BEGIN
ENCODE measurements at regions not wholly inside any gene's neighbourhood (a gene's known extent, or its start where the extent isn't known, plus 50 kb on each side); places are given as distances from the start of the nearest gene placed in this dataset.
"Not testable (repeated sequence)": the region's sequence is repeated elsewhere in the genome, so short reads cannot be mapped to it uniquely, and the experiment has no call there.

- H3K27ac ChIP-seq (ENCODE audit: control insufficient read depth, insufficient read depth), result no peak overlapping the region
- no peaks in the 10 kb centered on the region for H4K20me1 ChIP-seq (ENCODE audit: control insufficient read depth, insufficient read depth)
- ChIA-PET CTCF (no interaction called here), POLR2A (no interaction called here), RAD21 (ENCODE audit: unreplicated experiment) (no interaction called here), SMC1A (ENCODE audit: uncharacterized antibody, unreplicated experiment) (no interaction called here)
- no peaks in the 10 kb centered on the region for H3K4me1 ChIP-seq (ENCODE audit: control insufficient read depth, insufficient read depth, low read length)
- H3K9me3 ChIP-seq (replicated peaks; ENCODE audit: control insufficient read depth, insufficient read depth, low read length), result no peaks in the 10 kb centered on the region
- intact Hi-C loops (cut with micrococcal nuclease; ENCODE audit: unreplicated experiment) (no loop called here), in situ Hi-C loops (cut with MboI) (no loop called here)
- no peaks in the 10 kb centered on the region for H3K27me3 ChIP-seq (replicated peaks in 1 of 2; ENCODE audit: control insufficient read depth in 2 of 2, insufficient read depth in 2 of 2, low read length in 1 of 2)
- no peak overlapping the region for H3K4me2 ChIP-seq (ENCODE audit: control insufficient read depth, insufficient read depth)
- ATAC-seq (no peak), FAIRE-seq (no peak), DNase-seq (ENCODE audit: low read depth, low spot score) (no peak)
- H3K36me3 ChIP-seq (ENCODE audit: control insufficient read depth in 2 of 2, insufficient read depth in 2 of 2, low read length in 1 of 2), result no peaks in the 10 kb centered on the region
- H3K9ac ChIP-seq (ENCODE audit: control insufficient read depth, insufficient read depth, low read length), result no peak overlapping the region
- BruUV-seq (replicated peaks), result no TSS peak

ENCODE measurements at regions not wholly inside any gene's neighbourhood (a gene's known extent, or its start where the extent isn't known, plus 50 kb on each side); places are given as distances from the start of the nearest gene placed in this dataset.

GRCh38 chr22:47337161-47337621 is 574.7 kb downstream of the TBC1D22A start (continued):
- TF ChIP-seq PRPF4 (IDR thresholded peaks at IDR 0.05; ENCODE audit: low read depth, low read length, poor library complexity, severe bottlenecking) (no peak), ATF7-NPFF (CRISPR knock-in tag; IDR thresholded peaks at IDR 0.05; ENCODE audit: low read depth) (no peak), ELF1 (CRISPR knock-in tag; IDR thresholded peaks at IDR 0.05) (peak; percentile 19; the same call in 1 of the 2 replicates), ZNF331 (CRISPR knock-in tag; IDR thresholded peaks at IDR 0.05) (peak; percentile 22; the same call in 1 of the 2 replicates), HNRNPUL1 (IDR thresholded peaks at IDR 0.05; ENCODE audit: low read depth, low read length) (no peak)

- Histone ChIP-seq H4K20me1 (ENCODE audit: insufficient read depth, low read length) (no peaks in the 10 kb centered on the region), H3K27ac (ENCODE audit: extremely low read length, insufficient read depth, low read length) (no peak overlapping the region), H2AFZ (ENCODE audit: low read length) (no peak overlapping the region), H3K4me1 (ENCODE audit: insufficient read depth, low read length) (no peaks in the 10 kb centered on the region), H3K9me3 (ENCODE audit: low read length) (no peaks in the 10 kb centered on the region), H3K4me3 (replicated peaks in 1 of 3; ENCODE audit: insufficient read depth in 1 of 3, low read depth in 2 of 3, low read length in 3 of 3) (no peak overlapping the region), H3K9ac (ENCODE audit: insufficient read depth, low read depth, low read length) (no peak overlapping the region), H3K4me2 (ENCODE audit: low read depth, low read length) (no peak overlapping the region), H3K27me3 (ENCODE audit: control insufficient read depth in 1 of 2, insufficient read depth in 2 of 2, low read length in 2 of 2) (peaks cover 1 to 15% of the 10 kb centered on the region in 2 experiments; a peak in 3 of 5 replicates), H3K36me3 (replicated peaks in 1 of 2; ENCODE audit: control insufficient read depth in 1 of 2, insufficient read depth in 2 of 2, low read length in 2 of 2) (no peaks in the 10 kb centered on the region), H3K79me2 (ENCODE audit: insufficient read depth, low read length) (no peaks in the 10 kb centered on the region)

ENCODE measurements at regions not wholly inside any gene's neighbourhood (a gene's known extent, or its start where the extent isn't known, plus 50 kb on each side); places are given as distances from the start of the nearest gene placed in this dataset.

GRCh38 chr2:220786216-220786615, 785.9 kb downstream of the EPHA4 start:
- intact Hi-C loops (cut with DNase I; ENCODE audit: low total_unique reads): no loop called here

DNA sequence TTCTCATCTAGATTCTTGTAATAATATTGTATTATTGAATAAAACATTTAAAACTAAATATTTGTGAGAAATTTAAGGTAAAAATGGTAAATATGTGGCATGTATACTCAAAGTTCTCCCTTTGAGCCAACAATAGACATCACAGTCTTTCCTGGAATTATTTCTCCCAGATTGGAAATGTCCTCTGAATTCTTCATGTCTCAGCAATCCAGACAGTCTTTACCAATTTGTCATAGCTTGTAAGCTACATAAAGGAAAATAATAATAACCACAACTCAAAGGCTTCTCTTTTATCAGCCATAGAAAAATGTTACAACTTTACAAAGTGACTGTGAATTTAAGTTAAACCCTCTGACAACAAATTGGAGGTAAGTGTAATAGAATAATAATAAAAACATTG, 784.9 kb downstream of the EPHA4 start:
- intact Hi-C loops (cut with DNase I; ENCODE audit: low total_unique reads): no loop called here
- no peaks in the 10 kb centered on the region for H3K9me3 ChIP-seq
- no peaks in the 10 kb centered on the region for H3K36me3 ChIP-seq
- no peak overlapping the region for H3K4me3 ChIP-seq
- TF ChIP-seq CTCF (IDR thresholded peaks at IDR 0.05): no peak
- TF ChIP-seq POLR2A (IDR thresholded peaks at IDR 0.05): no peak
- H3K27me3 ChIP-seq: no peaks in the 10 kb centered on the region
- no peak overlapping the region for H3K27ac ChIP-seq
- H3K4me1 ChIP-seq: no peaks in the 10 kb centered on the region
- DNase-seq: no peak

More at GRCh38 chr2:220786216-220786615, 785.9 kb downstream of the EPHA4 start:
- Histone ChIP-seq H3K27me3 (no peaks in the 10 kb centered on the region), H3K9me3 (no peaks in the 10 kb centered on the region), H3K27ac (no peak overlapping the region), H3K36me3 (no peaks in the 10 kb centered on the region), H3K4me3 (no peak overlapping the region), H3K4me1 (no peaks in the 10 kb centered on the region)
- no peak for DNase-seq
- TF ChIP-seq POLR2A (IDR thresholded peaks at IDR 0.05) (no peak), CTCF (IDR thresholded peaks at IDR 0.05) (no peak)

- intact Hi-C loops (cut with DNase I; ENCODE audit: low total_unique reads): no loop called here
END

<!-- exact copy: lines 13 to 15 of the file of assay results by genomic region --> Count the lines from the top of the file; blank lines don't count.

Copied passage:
- H3K9ac ChIP-seq (ENCODE audit: control insufficient read depth, insufficient read depth, low read length), result no peak overlapping the region
- BruUV-seq (replicated peaks), result no TSS peak

ENCODE measurements at regions not wholly inside any gene's neighbourhood (a gene's known extent, or its start where the extent isn't known, plus 50 kb on each side); places are given as distances from the start of the nearest gene placed in this dataset.